Simulated humanoids present an intriguing platform for investigating motor intelligence with their ability to mimic the whole spectrum of human motion. An important area of study in machine learning is the acquisition and application of motor skills. Physically simulating human talents presents significant control challenges. A controller must deal with a high-dimensional, unstable and discontinuous system, requiring precise timing and coordination to achieve the desired motion.
All current learning methods find it challenging to acquire complicated humanoid behaviors using a tabula-rasa approach. Motion capture (MoCap) data has rapidly become an integral part of humanoid control studies. MoCap trajectories are sequences of configurations and pose that the human body assumes throughout the motion in question, and as such, they contain kinematic information on the motion. This information can help a simulated humanoid learn basic motor skills through MoCap demonstrations, making it easier to train complex control strategies.
Unfortunately, using MoCap data in a physics simulator necessitates recovering the actions (e.g., joint torques) that produce the series of kinematic poses in a given MoCap trajectory (i.e., tracking the trajectory). Finding an action sequence that makes a humanoid track a MoCap sequence is not straightforward. Reinforcement learning and adversarial learning are two approaches that have been used to address this issue. Training agents to recreate hours of MoCap data also necessitates a lot of computing, and the computational burden of detecting these actions grows with the amount of MoCap data. Even though MoCap datasets are widely available, few research organizations with sizable computational resources have been able to use them to further learning-based humanoid control.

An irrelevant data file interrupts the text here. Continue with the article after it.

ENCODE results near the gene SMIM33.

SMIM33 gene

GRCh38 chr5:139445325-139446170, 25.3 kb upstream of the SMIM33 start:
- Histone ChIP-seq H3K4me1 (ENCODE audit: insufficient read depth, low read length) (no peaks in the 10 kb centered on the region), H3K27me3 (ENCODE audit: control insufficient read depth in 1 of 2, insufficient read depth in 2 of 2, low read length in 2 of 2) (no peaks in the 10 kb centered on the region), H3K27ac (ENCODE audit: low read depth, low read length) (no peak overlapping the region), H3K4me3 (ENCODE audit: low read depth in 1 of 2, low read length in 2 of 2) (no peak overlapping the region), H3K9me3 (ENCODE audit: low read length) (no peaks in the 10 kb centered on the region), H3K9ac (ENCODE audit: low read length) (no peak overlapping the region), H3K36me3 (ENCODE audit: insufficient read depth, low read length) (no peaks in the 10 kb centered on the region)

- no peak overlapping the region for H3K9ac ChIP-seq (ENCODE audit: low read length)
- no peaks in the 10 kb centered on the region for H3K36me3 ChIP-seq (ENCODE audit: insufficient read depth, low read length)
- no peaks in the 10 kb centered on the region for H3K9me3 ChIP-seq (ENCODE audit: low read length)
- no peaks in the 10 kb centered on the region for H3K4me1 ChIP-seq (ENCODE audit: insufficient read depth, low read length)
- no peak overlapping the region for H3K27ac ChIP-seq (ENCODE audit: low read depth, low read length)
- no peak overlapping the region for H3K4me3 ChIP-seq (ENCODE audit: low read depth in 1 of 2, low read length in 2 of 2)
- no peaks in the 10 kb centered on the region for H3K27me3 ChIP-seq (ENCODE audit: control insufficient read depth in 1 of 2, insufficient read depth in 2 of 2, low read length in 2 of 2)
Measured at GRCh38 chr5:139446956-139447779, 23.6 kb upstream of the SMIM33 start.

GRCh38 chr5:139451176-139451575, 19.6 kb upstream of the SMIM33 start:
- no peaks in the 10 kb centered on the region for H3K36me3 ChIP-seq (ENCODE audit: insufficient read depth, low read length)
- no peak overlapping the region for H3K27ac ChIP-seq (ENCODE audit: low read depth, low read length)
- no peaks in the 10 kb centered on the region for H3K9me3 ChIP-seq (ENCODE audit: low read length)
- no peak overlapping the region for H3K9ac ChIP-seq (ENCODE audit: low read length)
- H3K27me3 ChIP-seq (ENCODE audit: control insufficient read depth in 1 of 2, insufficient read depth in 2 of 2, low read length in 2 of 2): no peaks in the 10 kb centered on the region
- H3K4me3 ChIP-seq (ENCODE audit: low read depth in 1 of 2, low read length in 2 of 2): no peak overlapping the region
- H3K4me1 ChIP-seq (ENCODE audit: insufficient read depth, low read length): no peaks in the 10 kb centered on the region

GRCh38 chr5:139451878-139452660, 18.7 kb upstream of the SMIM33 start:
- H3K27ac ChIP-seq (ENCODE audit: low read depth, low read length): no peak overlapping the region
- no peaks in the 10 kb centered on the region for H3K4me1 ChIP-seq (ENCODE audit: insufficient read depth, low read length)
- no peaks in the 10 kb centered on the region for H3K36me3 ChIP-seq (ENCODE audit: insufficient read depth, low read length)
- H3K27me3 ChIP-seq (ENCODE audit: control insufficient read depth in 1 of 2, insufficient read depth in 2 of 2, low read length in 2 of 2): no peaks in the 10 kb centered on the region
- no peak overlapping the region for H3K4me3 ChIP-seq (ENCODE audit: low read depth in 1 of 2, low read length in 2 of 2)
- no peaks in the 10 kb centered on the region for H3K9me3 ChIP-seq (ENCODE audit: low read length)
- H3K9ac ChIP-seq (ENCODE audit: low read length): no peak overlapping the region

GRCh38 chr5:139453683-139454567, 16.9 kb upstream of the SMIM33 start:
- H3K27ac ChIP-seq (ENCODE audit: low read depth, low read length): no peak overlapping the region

A recent Microsoft study introduced MoCapAct, a dataset of high-quality MoCaptracking rules for a MuJoCo-based simulated humanoid, along with a collection of rollouts from these expert policies.
Aiming to remove the current barriers and enable using MoCap data in humanoid control research, MoCap is designed to be compatible with the highly popular dm_control humanoid simulation environment. CMU MoCap is one of the largest publicly available MoCap datasets. The policies from MoCapAct can track all 3.5 hours of that data.
The researchers demonstrate MoCapAct’s use for learning varied motions by investigating its expert policies and using the expert rollouts to train a single hierarchical policy that can track all of the considered MoCap clips. The policy’s low-level part is then recycled for efficient RL task learning.
The team trained a GPT network to generate a motion in the MuJoCo simulator in response to a motion prompt using the dataset for generative motion completion.
This dataset allows research groups to avoid the time- and energy-consuming process of learning low-level motor skills using MoCap data. This considerably reduces the entrance hurdle for simulated humanoid control, promising rich possibilities for exploring multi-task learning and motor intelligence. The team believes their approach can be used in training alternative policy frameworks like decision transformers or in setups like offline reinforcement learning.
This Article is written as a research summary article by Marktechpost Staff based on the research paper 'MoCapAct: A Multi-Task Dataset for Simulated Humanoid Control'. All Credit For This Research Goes To Researchers on This Project. Check out the paper, github, project page and reference article. Please Don't Forget To Join Our ML Subreddit
Tanushree Shenwai is a consulting intern at MarktechPost. She is currently pursuing her B.Tech from the Indian Institute of Technology(IIT), Bhubaneswar. She is a Data Science enthusiast and has a keen interest in the scope of application of artificial intelligence in various fields. She is passionate about exploring the new advancements in technologies and their real-life application.